Hershey’s Brookside brand will also ditch malic acid - a naturally-occurring substance found in fruit – for apple juice concentrate. Hershey St John said Malic acid gives the same results every time, but a concentrate can give varying outcome on the flavor. “It would be great if consumers understood what [malic acid] is but I don’t think that’s going to happen,” he said.

“It’s not a slam dunk,” said St John. “Artificial vanillin is also always the same and always consistent – it has a particular flavor effect on chocolate…it kind of mellows and smoothes chocolate flavor delivery out….we had to do a lot of testing to came up with the new flavor and to be frank it’s more a lot more expensive than vanillin.”

He said Hershey worked for over a year with major flavor houses to find a replacement.

Increased cocoa percentage

It was not the aim of the reformulation, but Hershey’s Milk Chocolate now has more cocoa butter after the PGPR was removed.

The cocoa percentage is now in the low thirties, taking the volume of cocoa butter above Cadbury Dairy Milk, which has around 26%.

“The sugar percentage actually went down slightly,” added St John.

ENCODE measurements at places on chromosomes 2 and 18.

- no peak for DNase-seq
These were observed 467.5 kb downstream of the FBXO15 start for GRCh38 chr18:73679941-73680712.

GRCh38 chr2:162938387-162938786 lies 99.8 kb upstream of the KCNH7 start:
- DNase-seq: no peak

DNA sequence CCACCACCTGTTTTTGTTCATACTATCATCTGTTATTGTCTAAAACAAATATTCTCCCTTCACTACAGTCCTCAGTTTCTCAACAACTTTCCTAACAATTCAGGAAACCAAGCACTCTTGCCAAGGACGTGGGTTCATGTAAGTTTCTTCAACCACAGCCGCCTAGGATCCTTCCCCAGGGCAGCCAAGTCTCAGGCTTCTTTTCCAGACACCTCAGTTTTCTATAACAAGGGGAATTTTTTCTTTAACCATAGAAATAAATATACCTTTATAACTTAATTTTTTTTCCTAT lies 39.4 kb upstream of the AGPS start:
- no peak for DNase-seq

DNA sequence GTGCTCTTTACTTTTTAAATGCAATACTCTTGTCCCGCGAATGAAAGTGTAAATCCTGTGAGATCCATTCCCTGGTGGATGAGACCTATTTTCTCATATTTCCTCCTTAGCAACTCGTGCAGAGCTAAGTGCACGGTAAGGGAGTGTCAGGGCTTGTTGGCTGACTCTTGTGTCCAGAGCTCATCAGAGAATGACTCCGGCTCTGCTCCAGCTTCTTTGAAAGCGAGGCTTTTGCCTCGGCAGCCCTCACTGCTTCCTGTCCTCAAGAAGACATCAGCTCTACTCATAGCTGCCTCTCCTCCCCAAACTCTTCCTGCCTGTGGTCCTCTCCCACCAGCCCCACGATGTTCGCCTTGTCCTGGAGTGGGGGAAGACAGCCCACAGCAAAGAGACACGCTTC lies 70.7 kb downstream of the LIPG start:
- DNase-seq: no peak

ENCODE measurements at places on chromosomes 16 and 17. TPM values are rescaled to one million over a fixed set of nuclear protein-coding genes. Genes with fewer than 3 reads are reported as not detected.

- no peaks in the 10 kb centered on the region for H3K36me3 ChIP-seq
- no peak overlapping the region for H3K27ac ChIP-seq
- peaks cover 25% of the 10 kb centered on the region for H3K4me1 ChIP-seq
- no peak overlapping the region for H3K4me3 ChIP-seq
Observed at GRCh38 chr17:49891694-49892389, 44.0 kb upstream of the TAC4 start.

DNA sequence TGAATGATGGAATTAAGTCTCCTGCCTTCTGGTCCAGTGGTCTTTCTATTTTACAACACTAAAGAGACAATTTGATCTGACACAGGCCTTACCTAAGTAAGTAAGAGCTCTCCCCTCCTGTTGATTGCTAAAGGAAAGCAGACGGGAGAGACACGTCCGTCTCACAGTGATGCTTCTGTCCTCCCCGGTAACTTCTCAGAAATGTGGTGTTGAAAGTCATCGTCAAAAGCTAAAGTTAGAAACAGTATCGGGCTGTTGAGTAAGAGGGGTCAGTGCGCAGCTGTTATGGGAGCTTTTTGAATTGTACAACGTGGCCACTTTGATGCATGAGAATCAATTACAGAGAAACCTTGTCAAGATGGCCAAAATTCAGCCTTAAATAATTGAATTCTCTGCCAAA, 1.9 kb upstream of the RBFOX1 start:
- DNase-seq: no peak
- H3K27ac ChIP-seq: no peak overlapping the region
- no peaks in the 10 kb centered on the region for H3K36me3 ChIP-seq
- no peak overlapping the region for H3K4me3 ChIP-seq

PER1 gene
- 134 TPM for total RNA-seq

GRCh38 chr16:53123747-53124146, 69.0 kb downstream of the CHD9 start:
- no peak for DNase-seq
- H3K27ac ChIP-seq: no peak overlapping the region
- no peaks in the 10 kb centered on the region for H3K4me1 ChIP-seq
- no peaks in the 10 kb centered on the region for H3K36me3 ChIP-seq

Only cane sugar

Hershey previously sourced both beet and cane sugar for its milk chocolate brand, but now uses only cane.

“You can make a choice between cane and beet, and we chose cane because it’s not genetically modified,” said St John.

Renaming game

The transition to simple ingredients is not always so tough. Hershey has simply renamed some ingredients. For example, sodium bicarbonate has become baking soda on product labels to be better understood by consumers.

The R&D chief said this differed to the bulk of chocolate brands in Europe, which tend to use more beet sugar due to beet’s availability in the region. Hershey’s Milk Chocolate now declares sugar as ‘cane sugar’ on its product label.

Sugar reduction?

St John said: “We are looking if there are other opportunities to reduce sugar at the same time – it’s just very hard to do.”

He added that candy was ultimately a fun and an indulgent product, but said: “…I think you’ll find confectioners in the future will reduce the amount of sugar in the product.”

However, he said current options to reduce sugar changed the consumer experience. For example, replacing sugar with water leads to shelf-life concerns, adding fibers or protein in its place changes the texture, while upping the fat content means more calories, he said.

‘It’s more expensive’

Hershey is using the same manufacturing processes for its simple ingredient products.

But St John said: “We are probably going to have to slow our manufacturing lines down a bit. We won’t be as efficient as we were in the past.”

Hershey also needs to keep some natural colors refrigerated, which wasn’t the case for artificial counterparts.

“It’s more expensive to go to a simple ingredient line. There will be some pain,” said St John.

But the company has not raised wholesale prices for Hershey’s Milk chocolate and Kisses, despite the added cost. “We took the pain,” said St John.